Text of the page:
Grinza’s Orchard: An Enchanted Tale is sure fire proof that there are still mesmerizing and original fairy tales to be passed down for generations to come.
Written and illustrated by Leonard I. Eckhaus, Grinza’s Orchard is an award-winning children’s novel that follows the life of a Romanian girl in the early 20th century. In it, the titular protagonist is gifted a cherry tree at a young age. From that moment on, she dreams of growing her very own orchard one day. But life has many obstacles in store for her, including the many challenges that any ordinary girl might face growing up in 20th-century Romania. As a young girl and teenager, her problems include anything from disliking the freckles she was born with, to warding off unwanted suitors. As she gets older, however, her problems become increasingly more serious. One of which involves her sacrificing her beloved cherry tree in order to tend to her sick parents. When Grinza gets older, marries, and finally begins to bring the orchard she’s always dreamed of to life, she finds that her troubles are not quite over. Along the way, she receives support from a quirky cast of friends and family as she tries to make her way in the world.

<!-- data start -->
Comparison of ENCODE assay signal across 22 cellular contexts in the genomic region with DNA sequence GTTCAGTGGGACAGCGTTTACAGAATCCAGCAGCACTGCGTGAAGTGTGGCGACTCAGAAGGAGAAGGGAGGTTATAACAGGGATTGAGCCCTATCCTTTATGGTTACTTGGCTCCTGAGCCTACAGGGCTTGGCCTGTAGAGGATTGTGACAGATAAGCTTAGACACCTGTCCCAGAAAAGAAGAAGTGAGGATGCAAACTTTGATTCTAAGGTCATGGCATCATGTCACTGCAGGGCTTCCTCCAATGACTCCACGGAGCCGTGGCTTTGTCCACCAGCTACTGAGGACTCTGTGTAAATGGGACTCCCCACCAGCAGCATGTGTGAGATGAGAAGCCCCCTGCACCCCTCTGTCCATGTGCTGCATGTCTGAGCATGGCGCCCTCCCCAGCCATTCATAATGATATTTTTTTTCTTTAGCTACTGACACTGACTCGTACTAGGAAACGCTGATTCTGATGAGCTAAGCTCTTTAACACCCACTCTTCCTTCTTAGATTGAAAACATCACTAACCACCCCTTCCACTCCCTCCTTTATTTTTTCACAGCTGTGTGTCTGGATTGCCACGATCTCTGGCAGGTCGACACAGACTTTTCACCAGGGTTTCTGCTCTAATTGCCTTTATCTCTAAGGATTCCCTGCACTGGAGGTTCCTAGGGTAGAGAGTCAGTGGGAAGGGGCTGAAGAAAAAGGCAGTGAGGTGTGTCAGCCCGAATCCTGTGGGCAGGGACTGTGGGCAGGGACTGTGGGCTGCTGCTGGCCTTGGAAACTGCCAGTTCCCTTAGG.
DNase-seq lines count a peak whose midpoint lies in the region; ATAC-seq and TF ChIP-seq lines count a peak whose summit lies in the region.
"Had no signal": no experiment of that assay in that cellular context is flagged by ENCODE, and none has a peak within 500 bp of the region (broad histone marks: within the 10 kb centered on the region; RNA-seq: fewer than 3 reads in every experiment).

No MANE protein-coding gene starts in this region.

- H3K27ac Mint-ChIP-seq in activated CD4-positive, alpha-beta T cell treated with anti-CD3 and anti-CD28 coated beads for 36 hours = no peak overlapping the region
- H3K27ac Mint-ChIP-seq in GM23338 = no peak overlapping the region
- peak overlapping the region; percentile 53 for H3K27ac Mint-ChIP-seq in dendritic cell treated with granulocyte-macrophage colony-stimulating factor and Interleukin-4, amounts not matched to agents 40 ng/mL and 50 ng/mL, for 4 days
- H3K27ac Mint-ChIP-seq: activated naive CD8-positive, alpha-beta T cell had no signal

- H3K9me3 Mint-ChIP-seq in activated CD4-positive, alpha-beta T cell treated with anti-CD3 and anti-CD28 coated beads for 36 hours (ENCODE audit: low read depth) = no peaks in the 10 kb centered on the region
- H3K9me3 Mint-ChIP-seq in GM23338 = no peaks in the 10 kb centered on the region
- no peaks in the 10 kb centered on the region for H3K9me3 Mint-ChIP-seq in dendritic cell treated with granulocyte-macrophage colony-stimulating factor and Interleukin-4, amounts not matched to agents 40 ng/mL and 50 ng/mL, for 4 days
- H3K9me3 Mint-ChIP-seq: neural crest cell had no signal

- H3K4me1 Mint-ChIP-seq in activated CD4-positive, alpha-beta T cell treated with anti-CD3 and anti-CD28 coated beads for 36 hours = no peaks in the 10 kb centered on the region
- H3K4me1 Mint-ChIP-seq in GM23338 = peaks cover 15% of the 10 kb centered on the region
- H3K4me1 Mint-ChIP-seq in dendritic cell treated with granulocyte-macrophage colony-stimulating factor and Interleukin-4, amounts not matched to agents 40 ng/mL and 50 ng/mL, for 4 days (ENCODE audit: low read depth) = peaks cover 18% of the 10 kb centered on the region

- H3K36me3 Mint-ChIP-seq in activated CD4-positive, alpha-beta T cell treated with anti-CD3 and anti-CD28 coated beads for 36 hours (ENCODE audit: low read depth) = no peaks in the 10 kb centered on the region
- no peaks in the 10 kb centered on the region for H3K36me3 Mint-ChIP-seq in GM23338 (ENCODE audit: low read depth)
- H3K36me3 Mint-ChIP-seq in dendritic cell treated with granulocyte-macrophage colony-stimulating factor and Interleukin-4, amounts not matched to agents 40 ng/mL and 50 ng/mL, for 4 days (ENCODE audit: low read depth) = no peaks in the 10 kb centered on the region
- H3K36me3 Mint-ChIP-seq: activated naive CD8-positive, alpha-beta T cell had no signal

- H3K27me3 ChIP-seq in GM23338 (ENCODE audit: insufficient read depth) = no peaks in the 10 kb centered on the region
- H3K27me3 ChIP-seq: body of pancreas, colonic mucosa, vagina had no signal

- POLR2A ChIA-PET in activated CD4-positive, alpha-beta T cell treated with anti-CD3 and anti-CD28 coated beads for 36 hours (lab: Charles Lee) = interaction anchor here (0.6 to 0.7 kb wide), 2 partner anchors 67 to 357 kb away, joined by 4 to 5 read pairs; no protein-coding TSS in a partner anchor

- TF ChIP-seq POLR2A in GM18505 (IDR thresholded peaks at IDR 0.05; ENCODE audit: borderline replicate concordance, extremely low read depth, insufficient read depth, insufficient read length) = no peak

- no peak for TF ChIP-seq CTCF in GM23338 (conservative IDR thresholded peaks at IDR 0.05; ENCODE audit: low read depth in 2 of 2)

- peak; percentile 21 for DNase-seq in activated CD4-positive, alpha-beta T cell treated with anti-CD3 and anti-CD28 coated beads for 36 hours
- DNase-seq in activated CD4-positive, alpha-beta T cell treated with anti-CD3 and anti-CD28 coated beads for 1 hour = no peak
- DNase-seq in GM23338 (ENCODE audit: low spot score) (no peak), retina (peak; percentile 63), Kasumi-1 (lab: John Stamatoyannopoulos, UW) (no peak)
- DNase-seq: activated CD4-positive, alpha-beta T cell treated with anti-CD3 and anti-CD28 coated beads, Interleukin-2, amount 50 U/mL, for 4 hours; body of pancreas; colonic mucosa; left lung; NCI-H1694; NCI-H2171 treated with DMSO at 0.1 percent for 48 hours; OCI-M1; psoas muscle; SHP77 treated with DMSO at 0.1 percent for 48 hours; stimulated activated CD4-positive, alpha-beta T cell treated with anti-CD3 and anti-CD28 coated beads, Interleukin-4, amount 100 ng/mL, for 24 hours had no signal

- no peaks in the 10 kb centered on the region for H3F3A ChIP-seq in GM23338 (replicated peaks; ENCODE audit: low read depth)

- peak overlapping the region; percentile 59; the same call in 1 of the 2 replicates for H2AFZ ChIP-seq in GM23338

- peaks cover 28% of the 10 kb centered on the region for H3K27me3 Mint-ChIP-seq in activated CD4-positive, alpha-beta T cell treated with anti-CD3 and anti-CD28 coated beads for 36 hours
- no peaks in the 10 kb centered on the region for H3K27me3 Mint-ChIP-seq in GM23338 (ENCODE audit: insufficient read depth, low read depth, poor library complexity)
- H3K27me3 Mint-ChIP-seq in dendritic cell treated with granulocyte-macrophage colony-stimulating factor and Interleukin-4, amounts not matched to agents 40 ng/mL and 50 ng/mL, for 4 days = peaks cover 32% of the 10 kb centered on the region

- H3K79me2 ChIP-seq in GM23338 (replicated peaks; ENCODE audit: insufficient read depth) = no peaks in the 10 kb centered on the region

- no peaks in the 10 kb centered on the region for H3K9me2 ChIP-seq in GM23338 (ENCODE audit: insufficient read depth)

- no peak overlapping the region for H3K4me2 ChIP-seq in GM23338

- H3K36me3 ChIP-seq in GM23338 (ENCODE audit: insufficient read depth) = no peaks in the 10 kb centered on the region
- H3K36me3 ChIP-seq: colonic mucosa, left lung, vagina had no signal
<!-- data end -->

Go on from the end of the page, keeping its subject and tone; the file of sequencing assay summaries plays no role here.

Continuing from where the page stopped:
Although it is targeted towards children and adolescents, Grinza’s Orchard is a truly phenomenal read for readers of all ages. From the outset, Grinza is easy to love and relate to. As we follow her throughout her vibrant, tumultuous, life, we feel that much more connected to her and that much more invested in her journey. One can imagine how powerful Grinza’s arc can be for impressionable young children, who are rarely offered such a long-spanning account of a character’s experience that can serve as a guide to navigating life’s many challenges. In that same vein, the story is filled with powerful themes such as the importance of community, the power of optimism and resilience, and the agency of young women in shaping their own lives.

The plot of the story is further enriched in the way that it is colored by the culture and customs of Romania in the early 1900s, which imbue the narrative with a profound sense of place without stripping its universality. The setting, in addition to the characters, is brought to life by Eckhaus’ vivid illustrations, adding a contemporary flare that complements many of the book’s themes, which are sure to resonate with contemporary audiences. Eckhaus’ prose is winding and magical; it may be challenging for the youngest of readers included in the book’s target audience, but these readers are better suited to read with the support of a parent anyway, since the book includes some pretty serious content at times.

With Grinza’s Orchard, Eckhaus offers a charming and timeless fairy tale for a new generation.